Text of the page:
I'm looking forward to the testing. My philosophy is to low ball the cooling system and prove that I actually need more.

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    Thanks for looking.
     
    Last edited: 19 Aug 2009
    -dB- likes this.
  11. The boy 4rm oz

    The boy 4rm oz Project: Elegant-Li

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    I really like your fan hole sanding apparatus :D, I must try that some time. Great idea withe the fan mountings also, I really should try to find some of those lol.
     
  12. stonedsurd

    stonedsurd Is a cackling Yuletide Belgian

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    T-nuts. Filed away for future reference.

    Nice update! :thumb:
     
  13. HiRO

    HiRO Humble Modder

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    O>O ... that looks so sleek, so suave, it'd make armani jealous, i want.
     
  14. -dB-

    -dB- Unrestricted

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    Judging by your previous work i had high expectations for this project - and once again you present us with a stunning peice of art in the making. The quality of your workmanhip is truely that of a master of his craft. I really enjoy following your project logs mate, very inspiring and always full of useful tips. Aristotle said: "The whole is more than the sum of its parts" - and this project is definately proof of this! No CNC machined parts, no laser cut panels and no crazy expensive hardware. and yet, this thread is my favorite place to be on bit-tech at the moment!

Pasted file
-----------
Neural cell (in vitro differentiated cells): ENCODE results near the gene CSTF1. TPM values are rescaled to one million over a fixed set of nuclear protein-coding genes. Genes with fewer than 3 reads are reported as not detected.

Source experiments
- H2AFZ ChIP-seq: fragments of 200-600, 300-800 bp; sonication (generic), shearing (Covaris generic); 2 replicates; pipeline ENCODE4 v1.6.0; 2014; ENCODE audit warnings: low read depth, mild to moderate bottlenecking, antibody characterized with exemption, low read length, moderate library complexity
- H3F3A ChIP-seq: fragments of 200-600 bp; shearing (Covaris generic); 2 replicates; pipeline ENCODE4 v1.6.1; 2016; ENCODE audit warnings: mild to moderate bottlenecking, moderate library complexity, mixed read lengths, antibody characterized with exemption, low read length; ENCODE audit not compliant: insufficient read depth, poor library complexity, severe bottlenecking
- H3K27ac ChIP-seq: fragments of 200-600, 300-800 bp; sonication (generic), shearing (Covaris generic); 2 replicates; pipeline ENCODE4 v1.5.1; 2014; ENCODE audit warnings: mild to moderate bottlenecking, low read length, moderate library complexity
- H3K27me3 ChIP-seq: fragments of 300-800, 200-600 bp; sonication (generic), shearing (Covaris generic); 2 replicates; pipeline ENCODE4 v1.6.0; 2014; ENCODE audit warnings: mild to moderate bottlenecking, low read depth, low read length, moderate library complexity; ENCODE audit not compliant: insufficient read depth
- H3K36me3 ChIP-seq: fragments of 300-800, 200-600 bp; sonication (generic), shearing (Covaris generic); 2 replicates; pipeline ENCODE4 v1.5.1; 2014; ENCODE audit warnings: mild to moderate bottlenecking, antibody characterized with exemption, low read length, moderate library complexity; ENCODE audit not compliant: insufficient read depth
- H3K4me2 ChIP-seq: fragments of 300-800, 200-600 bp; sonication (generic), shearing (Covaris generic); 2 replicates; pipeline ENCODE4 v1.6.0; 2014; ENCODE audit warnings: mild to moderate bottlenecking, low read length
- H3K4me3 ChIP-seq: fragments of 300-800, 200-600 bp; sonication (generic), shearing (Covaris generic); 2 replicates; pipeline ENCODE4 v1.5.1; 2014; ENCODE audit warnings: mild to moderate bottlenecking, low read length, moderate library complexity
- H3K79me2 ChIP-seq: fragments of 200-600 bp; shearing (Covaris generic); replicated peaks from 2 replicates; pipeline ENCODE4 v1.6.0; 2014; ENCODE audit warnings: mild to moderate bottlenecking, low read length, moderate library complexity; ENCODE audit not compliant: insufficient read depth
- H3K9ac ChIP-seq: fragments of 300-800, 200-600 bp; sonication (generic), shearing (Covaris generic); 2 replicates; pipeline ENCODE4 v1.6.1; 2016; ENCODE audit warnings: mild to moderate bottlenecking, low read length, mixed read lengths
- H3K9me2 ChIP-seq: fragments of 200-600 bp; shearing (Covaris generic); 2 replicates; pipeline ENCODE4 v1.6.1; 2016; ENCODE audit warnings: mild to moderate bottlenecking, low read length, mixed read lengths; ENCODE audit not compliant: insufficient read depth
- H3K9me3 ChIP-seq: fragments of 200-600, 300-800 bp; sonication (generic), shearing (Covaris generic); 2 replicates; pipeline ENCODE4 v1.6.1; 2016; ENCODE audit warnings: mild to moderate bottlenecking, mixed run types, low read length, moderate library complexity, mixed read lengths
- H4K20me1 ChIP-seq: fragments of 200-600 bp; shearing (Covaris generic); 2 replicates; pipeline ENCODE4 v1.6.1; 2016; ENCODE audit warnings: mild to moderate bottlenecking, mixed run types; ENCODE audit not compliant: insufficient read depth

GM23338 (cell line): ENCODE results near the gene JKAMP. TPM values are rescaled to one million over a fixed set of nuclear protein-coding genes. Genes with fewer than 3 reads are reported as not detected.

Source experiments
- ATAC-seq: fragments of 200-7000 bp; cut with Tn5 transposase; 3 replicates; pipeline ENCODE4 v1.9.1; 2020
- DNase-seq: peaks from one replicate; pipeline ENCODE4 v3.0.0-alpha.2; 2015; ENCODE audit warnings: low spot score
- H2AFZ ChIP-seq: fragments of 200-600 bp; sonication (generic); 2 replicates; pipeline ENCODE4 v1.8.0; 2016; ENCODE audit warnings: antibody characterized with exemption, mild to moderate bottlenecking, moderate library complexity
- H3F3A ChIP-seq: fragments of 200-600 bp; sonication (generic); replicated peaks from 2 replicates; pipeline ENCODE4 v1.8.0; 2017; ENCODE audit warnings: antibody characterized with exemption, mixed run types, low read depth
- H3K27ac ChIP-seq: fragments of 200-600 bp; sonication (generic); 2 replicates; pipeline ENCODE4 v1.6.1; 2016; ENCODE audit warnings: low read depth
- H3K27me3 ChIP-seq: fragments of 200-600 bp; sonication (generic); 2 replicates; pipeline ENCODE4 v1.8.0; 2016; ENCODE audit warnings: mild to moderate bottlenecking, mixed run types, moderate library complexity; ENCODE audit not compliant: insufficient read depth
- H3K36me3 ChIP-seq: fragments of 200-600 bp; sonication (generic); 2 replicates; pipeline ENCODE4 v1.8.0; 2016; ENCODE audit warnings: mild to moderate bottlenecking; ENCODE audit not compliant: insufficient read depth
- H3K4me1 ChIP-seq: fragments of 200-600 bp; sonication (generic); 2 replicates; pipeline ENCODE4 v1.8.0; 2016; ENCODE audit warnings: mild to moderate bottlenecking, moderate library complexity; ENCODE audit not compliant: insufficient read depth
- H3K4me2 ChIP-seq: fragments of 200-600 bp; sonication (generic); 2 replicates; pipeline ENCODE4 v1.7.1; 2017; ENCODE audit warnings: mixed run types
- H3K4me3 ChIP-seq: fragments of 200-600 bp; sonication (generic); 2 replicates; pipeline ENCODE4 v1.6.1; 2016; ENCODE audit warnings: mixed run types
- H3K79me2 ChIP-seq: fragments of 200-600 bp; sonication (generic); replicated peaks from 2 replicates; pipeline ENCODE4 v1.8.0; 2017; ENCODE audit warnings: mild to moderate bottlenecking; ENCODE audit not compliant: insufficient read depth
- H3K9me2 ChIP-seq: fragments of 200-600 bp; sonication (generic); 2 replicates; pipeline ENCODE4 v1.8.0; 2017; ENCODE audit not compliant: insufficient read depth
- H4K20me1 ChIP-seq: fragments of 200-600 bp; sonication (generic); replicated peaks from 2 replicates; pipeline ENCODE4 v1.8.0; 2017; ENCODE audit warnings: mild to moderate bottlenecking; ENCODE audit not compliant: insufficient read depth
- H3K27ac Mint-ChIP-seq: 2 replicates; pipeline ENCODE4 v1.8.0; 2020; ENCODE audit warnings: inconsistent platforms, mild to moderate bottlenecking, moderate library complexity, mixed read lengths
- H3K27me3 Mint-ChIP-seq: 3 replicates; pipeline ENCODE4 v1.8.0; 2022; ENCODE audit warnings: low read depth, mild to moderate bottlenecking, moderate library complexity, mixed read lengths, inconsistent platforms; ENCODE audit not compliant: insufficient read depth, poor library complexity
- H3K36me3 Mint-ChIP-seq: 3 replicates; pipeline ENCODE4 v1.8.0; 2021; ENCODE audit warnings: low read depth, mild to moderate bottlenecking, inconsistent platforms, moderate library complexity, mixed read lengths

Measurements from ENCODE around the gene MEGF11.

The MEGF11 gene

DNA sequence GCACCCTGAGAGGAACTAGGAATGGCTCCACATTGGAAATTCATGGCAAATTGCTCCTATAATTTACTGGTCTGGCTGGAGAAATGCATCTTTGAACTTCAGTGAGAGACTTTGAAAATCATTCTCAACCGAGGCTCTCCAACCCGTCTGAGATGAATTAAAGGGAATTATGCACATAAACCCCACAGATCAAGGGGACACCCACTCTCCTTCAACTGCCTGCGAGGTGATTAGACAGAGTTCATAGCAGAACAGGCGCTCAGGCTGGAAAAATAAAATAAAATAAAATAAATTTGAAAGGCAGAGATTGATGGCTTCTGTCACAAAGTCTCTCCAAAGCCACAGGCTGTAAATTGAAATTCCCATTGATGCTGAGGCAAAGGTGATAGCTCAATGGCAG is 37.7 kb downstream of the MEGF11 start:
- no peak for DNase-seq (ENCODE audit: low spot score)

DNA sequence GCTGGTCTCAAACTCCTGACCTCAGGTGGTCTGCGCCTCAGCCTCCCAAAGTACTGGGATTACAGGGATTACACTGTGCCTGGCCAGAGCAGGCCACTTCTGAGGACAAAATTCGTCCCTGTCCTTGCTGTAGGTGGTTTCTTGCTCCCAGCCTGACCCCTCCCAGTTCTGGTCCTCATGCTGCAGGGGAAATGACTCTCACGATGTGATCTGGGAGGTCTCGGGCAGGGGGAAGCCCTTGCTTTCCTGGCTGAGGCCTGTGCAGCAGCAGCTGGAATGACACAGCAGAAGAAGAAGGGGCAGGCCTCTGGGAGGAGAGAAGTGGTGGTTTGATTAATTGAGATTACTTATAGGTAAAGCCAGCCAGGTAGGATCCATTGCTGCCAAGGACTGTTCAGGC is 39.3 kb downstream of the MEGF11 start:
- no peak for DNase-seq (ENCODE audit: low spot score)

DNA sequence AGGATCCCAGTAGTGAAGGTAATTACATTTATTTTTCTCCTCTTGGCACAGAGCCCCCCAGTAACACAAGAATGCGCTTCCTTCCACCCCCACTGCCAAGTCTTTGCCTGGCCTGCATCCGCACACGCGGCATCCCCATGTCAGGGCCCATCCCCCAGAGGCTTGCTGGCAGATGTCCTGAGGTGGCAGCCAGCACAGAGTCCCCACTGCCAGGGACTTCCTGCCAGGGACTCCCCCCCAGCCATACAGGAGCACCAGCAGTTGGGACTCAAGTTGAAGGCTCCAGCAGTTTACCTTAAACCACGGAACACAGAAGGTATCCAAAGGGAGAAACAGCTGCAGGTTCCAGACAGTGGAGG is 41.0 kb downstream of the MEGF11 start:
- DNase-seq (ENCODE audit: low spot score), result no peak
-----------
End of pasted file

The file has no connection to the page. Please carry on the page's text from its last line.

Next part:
15. sentek

    sentek New Member

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    the fan mounts are really nice
    good work! :D
     
  16. slipperyskip

    slipperyskip Member

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    T-nuts shouldn't be too hard to find. I also used them on Ingraham and Decomatic as part of a custom case closing system. It seems they come in handy sometimes. :thumb:

    Thanks!

    Wow! OK. I guess someone actually is reading this thing. Sometimes I wonder. I appreciate your kind words.

    Thanks. It does look pretty clean from the exhaust side without all those screws showing. Too bad it will be hidden. LOL

    I have a photo problem that needs audience participation. I have noticed that my photos get distorted when I use my rotation tool...or at least that is how it looks to me. Maybe it is my monitor or poor aged eyesight but I want to blame it on something else.